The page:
Dates: May 18, 2017– May 21, 2017

Photo by: Reginald Stack

Electronic music festival Moogfest welcomes an exciting roster to Durham, North Carolina for its 11th edition. Among the 150 artists are Animal Collective, Flying Lotus, Mykki Blanco, Talib Kweli, Michael Stipe of R.E.M., Simian Mobile Disco, and Gotye. The schedule is packed from May 18th to 21st, with workshops, conversations, film screenings, live scorings, installations, and presentations by instrument creators. Within the festival melee is also a current of social evolution, exemplified by themes like Black Quantum Futurism, focusing on emerging African American voices; Protest, reacting to the 2016 election results; Transhumanism, centering on biotechnology; and Techno-Shamanism, which connects electronic music with ritualistic practices. Providing spaces and voices for social reform alters the festival’s vibe from an endless dance party to a cerebral vehicle for often-marginalized ideas, making it an important instalment to the spring/summer festival circuit.

This year’s most compelling talent is synthesizer pioneer Suzanne Ciani. The first female recipient of the prestigious 2017 Moog Innovation Award, Ciani is placed in the company of past winners like Brian Eno, Gary Numan, Devo, and Thomas Dolby. Her work is displayed in several configurations, the most affecting being her quadrophonic Buchla set of evolving synths at The Armory. Ciani is also the participant in an hourlong moderated conversation about her legacy and subject of the feature-length documentary A Life in Waves, screening at Moogfest.

Durham is an absolute joy in the middle of May. The weather hovers in the seventies and the venues are just a quick walk away – perfect for working off those summertime beers. Durham is known for its food trucks, which are strategically placed to provide much-needed fuel throughout the day and into the wee hours.

Moogfest organizers have understood the importance of a venue’s context to strengthen each act. Talks and workshops occur during the day, and electronic artists are painstakingly positioned into the evening venue that will most make them shine. This is best exemplified by stages like the First Presbyterian Church that hosts gentle electronic sounds like the drone guitar work of Marisa Anderson, harpist Mary Lattimore, and violinist-vocalist Sudan Archives. Indie club Motorco features inside and outside events, where outside at Motorco Park, rap legend Talib Kweli, singer-producer Jessy Lanza, and DJ Premier satiate the hip hop audience. The intimate Motorco Music Hall allows attendees to melt their faces to the confrontational assault of Pharmakon and Tasha the Amazon, or be lulled by Mndsgn’s ambient grooves.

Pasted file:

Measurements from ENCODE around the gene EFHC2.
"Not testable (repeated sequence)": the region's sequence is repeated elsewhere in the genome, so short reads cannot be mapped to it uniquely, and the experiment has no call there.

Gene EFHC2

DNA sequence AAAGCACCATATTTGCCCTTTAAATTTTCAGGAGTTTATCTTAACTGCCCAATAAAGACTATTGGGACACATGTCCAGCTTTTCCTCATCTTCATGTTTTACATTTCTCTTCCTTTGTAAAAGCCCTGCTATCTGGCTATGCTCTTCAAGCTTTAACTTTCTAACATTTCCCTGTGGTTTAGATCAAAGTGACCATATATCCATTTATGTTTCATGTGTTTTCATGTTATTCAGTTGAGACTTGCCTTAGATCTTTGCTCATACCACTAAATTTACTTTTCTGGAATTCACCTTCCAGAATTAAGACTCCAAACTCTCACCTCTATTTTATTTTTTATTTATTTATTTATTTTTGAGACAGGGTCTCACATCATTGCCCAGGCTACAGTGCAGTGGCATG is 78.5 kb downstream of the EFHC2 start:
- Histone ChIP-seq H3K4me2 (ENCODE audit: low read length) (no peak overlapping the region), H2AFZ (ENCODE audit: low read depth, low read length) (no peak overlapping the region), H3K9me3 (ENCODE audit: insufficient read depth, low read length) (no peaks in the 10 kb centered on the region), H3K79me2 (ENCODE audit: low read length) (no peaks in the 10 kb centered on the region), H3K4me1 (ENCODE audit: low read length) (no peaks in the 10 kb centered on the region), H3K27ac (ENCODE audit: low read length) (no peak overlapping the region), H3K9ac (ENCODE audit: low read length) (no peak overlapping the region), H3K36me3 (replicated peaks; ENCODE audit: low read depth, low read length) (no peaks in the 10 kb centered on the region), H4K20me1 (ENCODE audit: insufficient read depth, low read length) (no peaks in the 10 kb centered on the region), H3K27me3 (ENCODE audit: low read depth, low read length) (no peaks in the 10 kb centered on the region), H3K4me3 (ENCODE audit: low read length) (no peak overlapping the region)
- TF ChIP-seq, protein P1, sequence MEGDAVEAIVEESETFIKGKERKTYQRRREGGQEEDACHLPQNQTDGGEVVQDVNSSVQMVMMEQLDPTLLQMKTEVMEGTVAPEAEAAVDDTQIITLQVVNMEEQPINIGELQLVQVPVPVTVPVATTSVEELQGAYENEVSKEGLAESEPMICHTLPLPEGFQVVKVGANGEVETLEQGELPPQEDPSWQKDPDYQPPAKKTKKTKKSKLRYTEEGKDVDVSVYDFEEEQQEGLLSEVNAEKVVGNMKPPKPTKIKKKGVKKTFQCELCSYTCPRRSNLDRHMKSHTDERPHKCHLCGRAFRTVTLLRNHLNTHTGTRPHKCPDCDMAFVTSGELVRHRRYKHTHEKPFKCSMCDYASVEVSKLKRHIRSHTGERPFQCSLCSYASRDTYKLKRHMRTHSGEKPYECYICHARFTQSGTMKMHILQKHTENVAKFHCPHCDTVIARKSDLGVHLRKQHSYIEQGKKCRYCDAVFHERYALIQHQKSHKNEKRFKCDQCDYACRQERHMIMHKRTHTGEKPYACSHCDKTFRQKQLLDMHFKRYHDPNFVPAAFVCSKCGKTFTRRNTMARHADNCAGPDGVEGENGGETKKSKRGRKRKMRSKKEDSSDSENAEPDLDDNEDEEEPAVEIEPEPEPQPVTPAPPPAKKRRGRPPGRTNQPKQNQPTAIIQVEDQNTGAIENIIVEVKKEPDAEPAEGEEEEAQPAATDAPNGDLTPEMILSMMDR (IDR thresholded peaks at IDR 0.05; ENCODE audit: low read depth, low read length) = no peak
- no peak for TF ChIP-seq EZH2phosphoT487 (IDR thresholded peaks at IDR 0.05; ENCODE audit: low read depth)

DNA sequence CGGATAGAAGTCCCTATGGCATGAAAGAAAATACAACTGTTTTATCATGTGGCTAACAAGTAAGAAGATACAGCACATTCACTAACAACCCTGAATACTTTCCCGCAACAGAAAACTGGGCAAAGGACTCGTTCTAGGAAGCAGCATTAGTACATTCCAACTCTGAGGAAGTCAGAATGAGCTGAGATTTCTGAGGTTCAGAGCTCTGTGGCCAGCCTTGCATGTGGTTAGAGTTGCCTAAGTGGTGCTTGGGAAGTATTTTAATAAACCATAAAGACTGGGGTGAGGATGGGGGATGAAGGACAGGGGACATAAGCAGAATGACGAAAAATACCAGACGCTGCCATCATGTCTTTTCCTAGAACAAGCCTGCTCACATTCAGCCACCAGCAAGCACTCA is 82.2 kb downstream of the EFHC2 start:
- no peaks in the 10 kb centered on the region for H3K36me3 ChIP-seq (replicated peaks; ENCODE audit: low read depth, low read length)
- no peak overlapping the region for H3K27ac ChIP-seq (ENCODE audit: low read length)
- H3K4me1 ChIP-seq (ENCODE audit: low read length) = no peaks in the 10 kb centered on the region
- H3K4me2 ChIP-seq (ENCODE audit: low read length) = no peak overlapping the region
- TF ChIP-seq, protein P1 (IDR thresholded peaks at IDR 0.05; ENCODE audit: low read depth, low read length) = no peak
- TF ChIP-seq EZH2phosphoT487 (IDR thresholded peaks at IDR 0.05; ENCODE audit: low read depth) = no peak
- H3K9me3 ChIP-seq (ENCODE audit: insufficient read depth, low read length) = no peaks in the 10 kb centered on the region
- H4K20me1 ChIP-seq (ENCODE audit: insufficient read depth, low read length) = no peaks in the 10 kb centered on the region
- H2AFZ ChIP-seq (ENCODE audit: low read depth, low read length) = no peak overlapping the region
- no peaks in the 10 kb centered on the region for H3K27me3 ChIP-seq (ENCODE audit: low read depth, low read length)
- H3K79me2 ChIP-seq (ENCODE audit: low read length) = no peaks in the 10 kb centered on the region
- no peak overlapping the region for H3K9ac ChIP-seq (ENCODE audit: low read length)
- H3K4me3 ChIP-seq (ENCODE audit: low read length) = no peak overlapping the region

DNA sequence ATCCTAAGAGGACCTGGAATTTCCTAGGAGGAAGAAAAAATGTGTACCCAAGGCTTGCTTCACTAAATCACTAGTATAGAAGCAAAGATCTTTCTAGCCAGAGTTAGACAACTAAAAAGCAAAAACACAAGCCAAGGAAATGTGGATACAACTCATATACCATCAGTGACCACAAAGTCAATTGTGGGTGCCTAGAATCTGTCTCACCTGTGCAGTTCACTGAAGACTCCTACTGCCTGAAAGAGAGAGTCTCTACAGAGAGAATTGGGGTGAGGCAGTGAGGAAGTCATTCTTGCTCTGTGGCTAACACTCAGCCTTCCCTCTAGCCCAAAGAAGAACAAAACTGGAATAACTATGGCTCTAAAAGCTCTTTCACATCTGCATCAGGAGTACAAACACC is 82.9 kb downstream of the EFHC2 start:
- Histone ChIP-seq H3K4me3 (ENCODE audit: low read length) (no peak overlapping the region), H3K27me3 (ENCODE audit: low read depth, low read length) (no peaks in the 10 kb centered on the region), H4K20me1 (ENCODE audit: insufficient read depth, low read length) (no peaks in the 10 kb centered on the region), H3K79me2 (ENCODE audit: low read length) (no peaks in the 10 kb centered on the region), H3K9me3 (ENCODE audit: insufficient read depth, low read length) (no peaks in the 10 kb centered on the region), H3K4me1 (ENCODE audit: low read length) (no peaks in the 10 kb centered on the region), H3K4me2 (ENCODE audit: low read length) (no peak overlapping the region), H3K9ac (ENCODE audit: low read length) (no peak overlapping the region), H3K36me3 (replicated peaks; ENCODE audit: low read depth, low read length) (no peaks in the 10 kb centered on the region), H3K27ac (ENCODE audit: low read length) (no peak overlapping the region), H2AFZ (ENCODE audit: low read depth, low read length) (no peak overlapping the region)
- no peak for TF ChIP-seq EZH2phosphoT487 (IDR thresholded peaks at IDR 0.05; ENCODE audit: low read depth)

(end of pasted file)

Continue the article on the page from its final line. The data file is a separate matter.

The Armory is the festival’s focal techno site. House veterans 808 State kick off the festival with their Thursday night set, a clear highlight. The stage is also occupied by Berghain resident Function and Detroit producers Derrick May and K-Hand. Switching it up, Stranger Things soundtrack composers Survive slow the vibe with their warm ambient washes, and Gaika rouses everyone with a blistering grime/dubstep set that is all overwhelming bass and piercing screams. Head to dive bar Pinhook for pleasant surprises like Mumdance’s UK riddim or Pye Corner Audio and Not Waving’s synthwave. California crew Modular on the Spot hosts a picnic with a three-hour lineup of modular artists, a fitting musical end to a packed four days.

Moogfest provides an insane variety around the stage acts in order to stave off the inevitable overexposure that comes from four straight days of electronic music. The workshops provide an easy entrance point for those exploring the creation of electronic music – many geared toward children – and a beefy modular marketplace gives a way for those of us infected with gearlust to update their studio setup and connect with others in the DIY community. Conversations with industry heads like Dave Smith of Sequential Circuits, Flying Lotus, and Dr. Dre collaborator Colin Wolfe provide insider insight into studio production processes. The socially-aware events add another layer to an already gargantuan schedule. Workshops titled “Prototyping Utopia,” “Witchcraft & Code,” and “Science is Fiction” point towards cultural destabilization, a place to challenge conceptions and hear perspectives from peripheral populations. And then there’s the eclectic Church of Space, offering a crash course on quantum physics, complete with lab-coated lecturers. Joking that his comedy competition was zero at the festival, comedian Hannibal Buress announces a surprise evening show for anyone still hanging around town.

Though anchored by its concert architecture, Moogfest presents much more than just music; it also supplies mental enrichment in the form of discussions and workshops. The festival pass clearly provides an incredible value for the sheer number of events. With Moogfest’s incredible array of musicians, electronic or otherwise, there’s no way anyone could be bored here. The variety of acts ensures everyone will find something they like – including a few new favorites.

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